This article talks about the most common mistake timelapse photographers make, timelapse flickering.
Timelapse flickering, most often caused by your lens aperture not closing properly can be prevented in a number of different ways.
How to prevent timelapse flickering
- The lens twist method. You're going to lock your aperture by enabling the Depth Of Field preview button and simultaneously slightly twisting your lens off your camera body. This method works for Canon only, sadly. If you have a solution for Panasonic cameras please let me know!
- Using a manual aperture lens. Manual lenses such as Rokinon, Samyang, a lot of older or vintage lenses will have a manual aperture, which means you have to twist a ring on the lens to set our aperture.
- Shooting wide open. Shooting at your widest possible aperture will result in 0 flickering however your lens probably isn't at its sharpest when wide open. Often the sweet spot for a lens as far as sharpness and aberation goes is around f9 to f11 (generally, not always!)
If you do end up with timelapse flickering in your footage there are a number of ways you can solve this.
How to solve timelapse flickering
- LRTimelapse has a dedicated workflow to deflicker both photo and video sequences. I can not recommend LRTimelapse enough. Check out this video that explains what the software does or read more on this blog post here. Buy LRTimelapse from the developer website here.
- GBDeflicker is a plugin for After Effects by Granite Bay Software. It analyses your sequence and adjusts the exposure through a number of different, adjustable ways in the effects tab in After Effects.
- GBS has released RawRamper a while back which adds LRTimelapse style functionality to your After Effects software, allowing you to ramp certain editing settings. RawRamper also deflickers. I haven't tried RawRamper so can't recommend it, yet. If you'd like to see me review it let me know!
- Flicker Free by Digital Anarchy is a plug in tool that fixes flickering caused by out of sync cameras, time-lapse, or slow-motion video. I haven't tried this one myself but my friend Martin Heck from Timestorm Films swears by it.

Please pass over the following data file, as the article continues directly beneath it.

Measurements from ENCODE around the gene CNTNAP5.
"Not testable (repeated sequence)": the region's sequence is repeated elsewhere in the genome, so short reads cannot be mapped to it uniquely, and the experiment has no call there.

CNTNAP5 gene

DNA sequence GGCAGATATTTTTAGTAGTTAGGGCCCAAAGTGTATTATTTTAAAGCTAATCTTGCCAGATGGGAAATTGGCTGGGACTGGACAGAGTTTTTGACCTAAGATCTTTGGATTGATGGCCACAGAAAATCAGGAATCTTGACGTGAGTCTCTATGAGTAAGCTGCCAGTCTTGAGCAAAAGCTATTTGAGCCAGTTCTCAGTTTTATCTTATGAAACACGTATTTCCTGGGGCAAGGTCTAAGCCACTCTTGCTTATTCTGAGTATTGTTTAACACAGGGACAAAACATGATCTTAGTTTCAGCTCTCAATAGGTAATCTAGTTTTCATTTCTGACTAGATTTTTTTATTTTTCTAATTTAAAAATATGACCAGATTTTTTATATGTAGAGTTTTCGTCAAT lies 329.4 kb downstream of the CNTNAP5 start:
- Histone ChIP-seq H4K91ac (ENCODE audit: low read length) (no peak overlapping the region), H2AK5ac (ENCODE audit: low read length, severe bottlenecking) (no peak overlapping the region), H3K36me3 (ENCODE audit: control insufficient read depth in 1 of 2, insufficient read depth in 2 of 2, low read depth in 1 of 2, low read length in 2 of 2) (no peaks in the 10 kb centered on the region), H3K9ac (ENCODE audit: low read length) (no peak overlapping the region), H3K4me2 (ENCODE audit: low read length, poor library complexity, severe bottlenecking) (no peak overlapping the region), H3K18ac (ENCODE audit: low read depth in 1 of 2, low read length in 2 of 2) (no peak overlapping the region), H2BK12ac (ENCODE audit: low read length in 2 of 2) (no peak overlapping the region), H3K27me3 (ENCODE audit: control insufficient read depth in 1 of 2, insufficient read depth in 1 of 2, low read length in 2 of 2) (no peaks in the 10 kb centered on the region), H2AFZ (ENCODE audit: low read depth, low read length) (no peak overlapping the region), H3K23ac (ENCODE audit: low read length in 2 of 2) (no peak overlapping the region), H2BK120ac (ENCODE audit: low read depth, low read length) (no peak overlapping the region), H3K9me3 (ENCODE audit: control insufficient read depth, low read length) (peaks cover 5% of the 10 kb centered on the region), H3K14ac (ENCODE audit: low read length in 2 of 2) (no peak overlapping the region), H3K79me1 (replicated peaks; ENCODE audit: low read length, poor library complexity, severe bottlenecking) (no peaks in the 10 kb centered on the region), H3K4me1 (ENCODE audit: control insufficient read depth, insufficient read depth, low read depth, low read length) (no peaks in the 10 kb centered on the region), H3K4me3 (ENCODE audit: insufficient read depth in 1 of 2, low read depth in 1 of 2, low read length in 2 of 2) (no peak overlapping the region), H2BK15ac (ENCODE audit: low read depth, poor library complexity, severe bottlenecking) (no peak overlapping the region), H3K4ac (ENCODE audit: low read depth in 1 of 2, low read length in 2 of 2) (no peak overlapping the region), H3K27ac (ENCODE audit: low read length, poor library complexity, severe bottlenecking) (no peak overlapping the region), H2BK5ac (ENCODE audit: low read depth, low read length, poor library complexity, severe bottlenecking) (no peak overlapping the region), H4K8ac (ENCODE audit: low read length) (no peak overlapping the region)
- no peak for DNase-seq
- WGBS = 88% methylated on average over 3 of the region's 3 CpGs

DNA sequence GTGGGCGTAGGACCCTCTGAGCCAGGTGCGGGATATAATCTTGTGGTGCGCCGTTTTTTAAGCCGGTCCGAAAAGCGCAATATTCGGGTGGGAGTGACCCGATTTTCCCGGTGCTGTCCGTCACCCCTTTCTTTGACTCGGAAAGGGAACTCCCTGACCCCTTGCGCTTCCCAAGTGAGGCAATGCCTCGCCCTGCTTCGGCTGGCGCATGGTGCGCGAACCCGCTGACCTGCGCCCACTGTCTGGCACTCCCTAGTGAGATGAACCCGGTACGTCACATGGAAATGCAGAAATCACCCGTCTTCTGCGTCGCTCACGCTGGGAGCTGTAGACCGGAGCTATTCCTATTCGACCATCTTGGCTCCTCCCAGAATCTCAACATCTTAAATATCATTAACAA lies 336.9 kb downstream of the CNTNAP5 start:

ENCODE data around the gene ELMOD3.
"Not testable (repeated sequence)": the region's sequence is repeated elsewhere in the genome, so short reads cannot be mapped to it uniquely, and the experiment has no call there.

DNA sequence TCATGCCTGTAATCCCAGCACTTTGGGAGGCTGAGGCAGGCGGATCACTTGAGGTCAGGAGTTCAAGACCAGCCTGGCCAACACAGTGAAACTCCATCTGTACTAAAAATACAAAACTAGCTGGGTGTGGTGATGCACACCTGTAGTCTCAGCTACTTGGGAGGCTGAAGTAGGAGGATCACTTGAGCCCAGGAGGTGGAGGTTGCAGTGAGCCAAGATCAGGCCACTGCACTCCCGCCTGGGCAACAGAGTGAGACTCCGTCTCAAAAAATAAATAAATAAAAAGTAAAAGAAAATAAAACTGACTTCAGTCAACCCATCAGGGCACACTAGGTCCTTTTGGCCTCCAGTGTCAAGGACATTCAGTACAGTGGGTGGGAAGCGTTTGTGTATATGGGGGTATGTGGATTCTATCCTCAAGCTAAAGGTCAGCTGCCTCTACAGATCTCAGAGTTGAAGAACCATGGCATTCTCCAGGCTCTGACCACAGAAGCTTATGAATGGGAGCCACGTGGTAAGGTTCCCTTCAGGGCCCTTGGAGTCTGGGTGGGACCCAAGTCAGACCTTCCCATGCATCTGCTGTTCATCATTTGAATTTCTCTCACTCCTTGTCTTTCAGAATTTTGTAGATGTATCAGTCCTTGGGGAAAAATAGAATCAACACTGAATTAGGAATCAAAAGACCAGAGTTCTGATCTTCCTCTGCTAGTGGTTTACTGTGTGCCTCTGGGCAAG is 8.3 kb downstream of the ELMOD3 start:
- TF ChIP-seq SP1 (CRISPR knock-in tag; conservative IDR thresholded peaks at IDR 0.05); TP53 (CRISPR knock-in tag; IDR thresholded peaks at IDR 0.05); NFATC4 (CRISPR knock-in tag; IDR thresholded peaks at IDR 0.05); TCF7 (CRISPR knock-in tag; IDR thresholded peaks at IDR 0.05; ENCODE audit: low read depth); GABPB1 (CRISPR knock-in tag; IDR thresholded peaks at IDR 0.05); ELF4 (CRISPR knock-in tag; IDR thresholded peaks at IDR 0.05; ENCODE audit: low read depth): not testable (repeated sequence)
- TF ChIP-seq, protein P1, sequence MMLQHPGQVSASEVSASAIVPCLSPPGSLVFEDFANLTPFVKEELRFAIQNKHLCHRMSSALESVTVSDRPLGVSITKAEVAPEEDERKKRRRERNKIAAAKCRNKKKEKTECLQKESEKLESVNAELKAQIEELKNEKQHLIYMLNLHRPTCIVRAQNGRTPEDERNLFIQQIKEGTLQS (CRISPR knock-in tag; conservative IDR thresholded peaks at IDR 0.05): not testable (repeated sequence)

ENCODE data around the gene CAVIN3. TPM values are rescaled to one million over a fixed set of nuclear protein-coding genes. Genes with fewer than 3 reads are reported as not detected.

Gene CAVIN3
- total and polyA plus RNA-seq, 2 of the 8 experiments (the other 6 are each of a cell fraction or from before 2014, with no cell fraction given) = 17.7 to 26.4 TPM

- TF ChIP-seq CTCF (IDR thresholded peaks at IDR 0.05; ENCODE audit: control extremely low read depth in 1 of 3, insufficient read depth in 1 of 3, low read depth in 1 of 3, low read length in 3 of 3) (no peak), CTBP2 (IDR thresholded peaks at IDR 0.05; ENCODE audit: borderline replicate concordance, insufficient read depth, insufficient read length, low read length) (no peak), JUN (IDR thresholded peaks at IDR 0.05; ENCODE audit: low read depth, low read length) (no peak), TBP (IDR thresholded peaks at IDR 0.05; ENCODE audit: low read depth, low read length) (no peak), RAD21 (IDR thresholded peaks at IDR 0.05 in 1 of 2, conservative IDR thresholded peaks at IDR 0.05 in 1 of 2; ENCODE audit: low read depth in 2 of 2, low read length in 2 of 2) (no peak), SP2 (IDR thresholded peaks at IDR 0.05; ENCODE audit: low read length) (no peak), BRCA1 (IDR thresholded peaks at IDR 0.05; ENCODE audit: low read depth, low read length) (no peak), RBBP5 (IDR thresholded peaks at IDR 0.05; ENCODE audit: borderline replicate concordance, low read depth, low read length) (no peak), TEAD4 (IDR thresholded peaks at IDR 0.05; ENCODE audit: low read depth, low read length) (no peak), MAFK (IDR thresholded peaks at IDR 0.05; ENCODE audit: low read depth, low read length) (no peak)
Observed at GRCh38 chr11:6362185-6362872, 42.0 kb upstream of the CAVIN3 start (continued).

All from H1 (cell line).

- Another plugin (sadly it's quite expensive) is DEFlicker by RE:Vision Effects. They call it the best solution for problematic high frame rate and timelapse footage. I also haven't tried this one but it should work considering it costs a fair penny!
- Davinci Resolve Studio apparently has a built in deflickering tool. I don't use Davinci (tried it once, couldn't get it to work!) but for those of you that use it this might be useful.
- TLTools is a free app that has deflickering built in. It's donationware so if you end up finding it useful please consider donating to the dev team.
- TLDF aka TimeLapse DeFlicker is a standalone app for Mac and Windows that deflickers your footage and generates video files. It's quite affordable ($49 at time of writing) and has decent reviews (once again I haven't used this. I only ever use LRTimelapse or GBDeflicker)
- There's a free way to deflicker too! It's called frame blending. You pretty take the average exposure from a bunch of frames before and after each frame to level out the exposure bumps. This effect is called Visual Echo in FCPX. If you speed up your footage in Premiere Pro you can simply enable Frame Blending and it will also even out small exposure bumps. This can produce some artefacts such as ghosting but is an easy, quick and free fix.
Do you have different timelapse flickering solutions? I'd love to hear them! Let me know in the comments section below.
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